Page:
In this study, the strongest correlate of durable response was peak CAR T-cell levels in blood normalized to pretreatment TB. This index was positively associated with durable response rate, and it separated subsets of patients with high (∼60%) vs low (∼10%) probability of achieving a durable response. Our data also highlight the value of estimating number of CAR cells per unit of blood volume, because in our study, it was a more informative pharmacokinetic measurement compared with the number of CAR gene copies per microgram of host DNA typically reported in other studies, and also reported here. Ongoing efforts to harmonize reporting methods are warranted. The number of CAR T cells in peripheral blood early (within 2 weeks) after infusion were associated with clinical efficacy. However, CAR levels at later points were not significantly associated with durable efficacy, concordant with another recent report with a different CAR product in the same tumor type.36 We previously demonstrated that most responders show profound tumor regression at the first assessment (28 days), that levels of the immune effector molecule granzyme B peak within 5 days postinfusion,28 and that normal B cells recover gradually in durable responders.6 Our results here, taken together with previous findings, suggest that the window for axi-cel anti-tumor activity in LBCL likely occurs within the first weeks after infusion. These findings are consistent with the hypothesis that axi-cel may act rapidly against LBCL tumors, through early activation and expansion of CAR T cells with 2 weeks after treatment and driven by CCR7+CD45RA+ T cells in the product infusion bag; persisting CAR T cells are not needed to achieve and maintain durable clinical response.6,7,31
Higher numbers of CAR T cells in the peripheral blood were associated with DT, which underscores the importance of intrinsic T-cell fitness independent of the CAR construct. Diminished product T-cell fitness (ie, high DT) was associated with primary treatment resistance because most nonresponding patients showed a product DT >1.6 days. We demonstrate that the higher the frequency of CCR7+CD45RA+ T cells in the product infusion bag, the higher the product T-cell fitness, because the frequency of CCR7+CD45RA+ T cells was negatively associated with DT. Recently, we reported that the majority of CCR7+CD45RA+ T cells in the axi-cel product infusion bag are stem-like memory cells, not canonical naïve T cells.37 This aligns with our observation that the subpopulation that best associated with DT was CCR7+CD45RA+CD27+CD28+ T cells, noting that such specialized T-cell subsets have been previously described and linked with product T-cell performance.38-41 Our findings also corroborate with preclinical data pointing to CCR7+CD45RA+ cells as drivers of anti-tumor activity in the context of T-cell intervention.42,43 That CCR7+CD45RA+ T cells from peripheral blood can differentiate in vitro into stem-like memory cells, both of which express CCR7 and CD45RA,43,44 provides a biological link for our observations that CCR7+CD45RA+ T cells in both the apheresis material and the product associate with DT and outcomes.43 Furthermore, we demonstrated that rather than the total number of product T cells or CAR T cells, it was the total number of specialized T cells normalized to pretreatment TB that associated best with clinical efficacy. In addition, the frequency of CCR7+CD45RA– T cells in the product infusion bag associated inversely with DT, a result that is concordant with the view that this subset may drive T-cell product performance.45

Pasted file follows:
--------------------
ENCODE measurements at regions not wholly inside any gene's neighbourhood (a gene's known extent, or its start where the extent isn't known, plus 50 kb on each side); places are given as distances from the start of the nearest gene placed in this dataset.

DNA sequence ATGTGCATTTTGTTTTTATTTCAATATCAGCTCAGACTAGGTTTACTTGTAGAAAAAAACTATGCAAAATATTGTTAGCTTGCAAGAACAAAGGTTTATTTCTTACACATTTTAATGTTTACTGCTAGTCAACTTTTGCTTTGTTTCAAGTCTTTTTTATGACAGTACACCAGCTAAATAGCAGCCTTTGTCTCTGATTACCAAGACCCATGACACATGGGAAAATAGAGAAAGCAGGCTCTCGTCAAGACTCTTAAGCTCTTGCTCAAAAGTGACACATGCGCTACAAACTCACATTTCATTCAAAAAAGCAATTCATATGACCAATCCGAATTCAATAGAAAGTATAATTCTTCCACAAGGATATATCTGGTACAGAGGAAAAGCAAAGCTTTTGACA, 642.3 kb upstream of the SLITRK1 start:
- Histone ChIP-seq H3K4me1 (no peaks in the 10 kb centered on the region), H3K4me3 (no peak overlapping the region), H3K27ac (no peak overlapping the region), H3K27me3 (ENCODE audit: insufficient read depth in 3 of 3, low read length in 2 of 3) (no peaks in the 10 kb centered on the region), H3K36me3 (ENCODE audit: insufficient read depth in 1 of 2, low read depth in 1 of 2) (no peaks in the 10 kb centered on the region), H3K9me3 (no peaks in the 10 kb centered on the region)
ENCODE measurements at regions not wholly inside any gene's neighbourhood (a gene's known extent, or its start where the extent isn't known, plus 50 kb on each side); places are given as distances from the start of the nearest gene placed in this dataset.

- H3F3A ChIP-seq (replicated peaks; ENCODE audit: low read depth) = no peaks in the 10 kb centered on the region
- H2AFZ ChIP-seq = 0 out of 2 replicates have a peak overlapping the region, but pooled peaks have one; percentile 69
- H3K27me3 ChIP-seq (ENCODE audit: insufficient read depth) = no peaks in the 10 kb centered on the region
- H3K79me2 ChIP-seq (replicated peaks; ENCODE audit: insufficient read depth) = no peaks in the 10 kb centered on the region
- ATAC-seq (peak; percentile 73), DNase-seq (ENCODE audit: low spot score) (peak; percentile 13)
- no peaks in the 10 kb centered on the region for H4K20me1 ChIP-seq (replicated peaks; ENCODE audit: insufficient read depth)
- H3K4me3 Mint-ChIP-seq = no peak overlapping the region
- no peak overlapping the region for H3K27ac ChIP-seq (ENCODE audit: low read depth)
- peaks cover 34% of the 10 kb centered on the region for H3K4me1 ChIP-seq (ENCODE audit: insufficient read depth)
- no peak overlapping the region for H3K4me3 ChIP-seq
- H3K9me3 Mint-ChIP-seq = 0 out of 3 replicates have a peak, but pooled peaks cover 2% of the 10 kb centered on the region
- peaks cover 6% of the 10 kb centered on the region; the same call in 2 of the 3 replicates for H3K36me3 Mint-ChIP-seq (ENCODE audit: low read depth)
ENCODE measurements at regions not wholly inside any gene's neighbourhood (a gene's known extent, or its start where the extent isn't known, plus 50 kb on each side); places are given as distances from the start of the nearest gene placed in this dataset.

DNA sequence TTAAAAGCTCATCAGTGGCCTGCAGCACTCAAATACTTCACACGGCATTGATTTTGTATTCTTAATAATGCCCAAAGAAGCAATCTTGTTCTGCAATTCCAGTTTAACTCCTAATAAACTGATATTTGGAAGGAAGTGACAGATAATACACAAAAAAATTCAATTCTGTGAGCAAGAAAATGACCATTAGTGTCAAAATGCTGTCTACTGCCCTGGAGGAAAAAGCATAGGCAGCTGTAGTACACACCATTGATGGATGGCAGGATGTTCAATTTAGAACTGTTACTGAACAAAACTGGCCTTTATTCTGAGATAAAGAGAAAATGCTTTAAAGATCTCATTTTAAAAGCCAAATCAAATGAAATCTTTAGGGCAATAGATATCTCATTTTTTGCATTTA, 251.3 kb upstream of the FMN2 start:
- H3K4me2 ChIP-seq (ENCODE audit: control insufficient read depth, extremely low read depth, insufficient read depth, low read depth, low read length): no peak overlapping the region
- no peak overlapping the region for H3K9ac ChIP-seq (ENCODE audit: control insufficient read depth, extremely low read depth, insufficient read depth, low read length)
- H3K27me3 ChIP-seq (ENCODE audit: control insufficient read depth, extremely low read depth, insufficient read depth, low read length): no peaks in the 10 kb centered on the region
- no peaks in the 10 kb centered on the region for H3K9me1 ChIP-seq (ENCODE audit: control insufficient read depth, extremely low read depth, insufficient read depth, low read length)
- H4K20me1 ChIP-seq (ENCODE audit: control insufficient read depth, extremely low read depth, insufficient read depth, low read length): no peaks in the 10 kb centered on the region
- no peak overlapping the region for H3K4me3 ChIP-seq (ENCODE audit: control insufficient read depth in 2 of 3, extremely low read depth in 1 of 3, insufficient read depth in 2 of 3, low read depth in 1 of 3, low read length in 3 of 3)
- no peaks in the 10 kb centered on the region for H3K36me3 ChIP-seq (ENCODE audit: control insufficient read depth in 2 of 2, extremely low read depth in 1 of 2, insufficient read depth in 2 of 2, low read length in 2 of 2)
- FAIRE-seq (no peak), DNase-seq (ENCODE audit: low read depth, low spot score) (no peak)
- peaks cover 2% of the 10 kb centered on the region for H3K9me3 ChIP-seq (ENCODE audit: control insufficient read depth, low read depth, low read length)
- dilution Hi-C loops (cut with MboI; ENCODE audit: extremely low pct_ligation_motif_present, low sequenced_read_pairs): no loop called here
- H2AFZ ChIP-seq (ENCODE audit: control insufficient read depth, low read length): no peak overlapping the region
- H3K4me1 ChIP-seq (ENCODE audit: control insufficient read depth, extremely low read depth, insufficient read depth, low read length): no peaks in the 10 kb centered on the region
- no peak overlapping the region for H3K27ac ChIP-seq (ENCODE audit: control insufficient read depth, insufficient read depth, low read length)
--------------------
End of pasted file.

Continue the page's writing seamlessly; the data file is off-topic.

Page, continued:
Besides product attributes linked to T-cell fitness and dose of specialized T cells, we also found that markers related to TB and inflammation, both of which may be influenced by the underlying tumor biology, were highly associated with clinical outcomes. Pretreatment serum levels of LDH and proinflammatory markers, including IL-6 and ferritin, were prominently and negatively associated with clinical efficacy and were positively but weakly associated with TB. Concordantly, patients with low TB and diminished tissue hypoxia and inflammation markers demonstrated a high durable response rate (>60%) and limited rate of inflammation-driven serious adverse events (CRS and neurotoxicity; <10%). Evidence of excessive activation and mobilization of myeloid cells in the context of CAR T-cell therapy has also been generated in preclinical models.46-48 Our univariable and multivariable analyses of patient data indicate that tumor hypoxia and an enhanced proinflammatory state reminiscent of myeloid cell hyperactivity might inhibit the activation, expansion, and/or survival of CAR T cells within the tumor microenvironment, while simultaneously contributing to toxicities, possibly through facilitating excess cytokine production.